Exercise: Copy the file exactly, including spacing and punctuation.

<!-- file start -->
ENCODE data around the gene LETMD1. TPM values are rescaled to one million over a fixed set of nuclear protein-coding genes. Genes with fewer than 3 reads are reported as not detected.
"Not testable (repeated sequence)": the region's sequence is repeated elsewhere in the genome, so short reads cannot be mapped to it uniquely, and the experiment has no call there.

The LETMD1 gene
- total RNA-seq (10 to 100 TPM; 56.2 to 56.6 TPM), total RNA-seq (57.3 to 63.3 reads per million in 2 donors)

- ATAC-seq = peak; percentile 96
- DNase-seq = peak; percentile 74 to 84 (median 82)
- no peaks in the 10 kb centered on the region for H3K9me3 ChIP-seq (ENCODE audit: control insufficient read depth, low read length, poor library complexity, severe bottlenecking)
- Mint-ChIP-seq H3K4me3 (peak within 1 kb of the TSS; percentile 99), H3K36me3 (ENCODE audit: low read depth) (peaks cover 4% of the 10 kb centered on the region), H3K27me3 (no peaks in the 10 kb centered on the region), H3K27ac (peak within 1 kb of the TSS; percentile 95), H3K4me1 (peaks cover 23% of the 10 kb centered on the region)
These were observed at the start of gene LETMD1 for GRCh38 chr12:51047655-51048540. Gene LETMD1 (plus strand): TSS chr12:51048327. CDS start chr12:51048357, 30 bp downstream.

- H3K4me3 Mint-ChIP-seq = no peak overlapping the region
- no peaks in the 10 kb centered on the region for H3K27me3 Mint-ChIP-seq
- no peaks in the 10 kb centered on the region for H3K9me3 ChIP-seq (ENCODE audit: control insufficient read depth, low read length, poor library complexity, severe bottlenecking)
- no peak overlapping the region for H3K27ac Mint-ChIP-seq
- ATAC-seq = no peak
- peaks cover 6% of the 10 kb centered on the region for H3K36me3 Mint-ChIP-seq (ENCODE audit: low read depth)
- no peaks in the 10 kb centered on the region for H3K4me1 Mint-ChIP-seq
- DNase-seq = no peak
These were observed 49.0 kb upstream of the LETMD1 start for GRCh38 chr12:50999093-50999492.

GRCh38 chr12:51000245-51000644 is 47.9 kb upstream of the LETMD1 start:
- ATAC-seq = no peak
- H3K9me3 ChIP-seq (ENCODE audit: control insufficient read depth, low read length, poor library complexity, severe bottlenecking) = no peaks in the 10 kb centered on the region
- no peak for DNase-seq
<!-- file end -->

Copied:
ENCODE data around the gene LETMD1. TPM values are rescaled to one million over a fixed set of nuclear protein-coding genes. Genes with fewer than 3 reads are reported as not detected.
"Not testable (repeated sequence)": the region's sequence is repeated elsewhere in the genome, so short reads cannot be mapped to it uniquely, and the experiment has no call there.

The LETMD1 gene
- total RNA-seq (10 to 100 TPM; 56.2 to 56.6 TPM), total RNA-seq (57.3 to 63.3 reads per million in 2 donors)

- ATAC-seq = peak; percentile 96
- DNase-seq = peak; percentile 74 to 84 (median 82)
- no peaks in the 10 kb centered on the region for H3K9me3 ChIP-seq (ENCODE audit: control insufficient read depth, low read length, poor library complexity, severe bottlenecking)
- Mint-ChIP-seq H3K4me3 (peak within 1 kb of the TSS; percentile 99), H3K36me3 (ENCODE audit: low read depth) (peaks cover 4% of the 10 kb centered on the region), H3K27me3 (no peaks in the 10 kb centered on the region), H3K27ac (peak within 1 kb of the TSS; percentile 95), H3K4me1 (peaks cover 23% of the 10 kb centered on the region)
These were observed at the start of gene LETMD1 for GRCh38 chr12:51047655-51048540. Gene LETMD1 (plus strand): TSS chr12:51048327. CDS start chr12:51048357, 30 bp downstream.

- H3K4me3 Mint-ChIP-seq = no peak overlapping the region
- no peaks in the 10 kb centered on the region for H3K27me3 Mint-ChIP-seq
- no peaks in the 10 kb centered on the region for H3K9me3 ChIP-seq (ENCODE audit: control insufficient read depth, low read length, poor library complexity, severe bottlenecking)
- no peak overlapping the region for H3K27ac Mint-ChIP-seq
- ATAC-seq = no peak
- peaks cover 6% of the 10 kb centered on the region for H3K36me3 Mint-ChIP-seq (ENCODE audit: low read depth)
- no peaks in the 10 kb centered on the region for H3K4me1 Mint-ChIP-seq
- DNase-seq = no peak
These were observed 49.0 kb upstream of the LETMD1 start for GRCh38 chr12:50999093-50999492.

GRCh38 chr12:51000245-51000644 is 47.9 kb upstream of the LETMD1 start:
- ATAC-seq = no peak
- H3K9me3 ChIP-seq (ENCODE audit: control insufficient read depth, low read length, poor library complexity, severe bottlenecking) = no peaks in the 10 kb centered on the region
- no peak for DNase-seq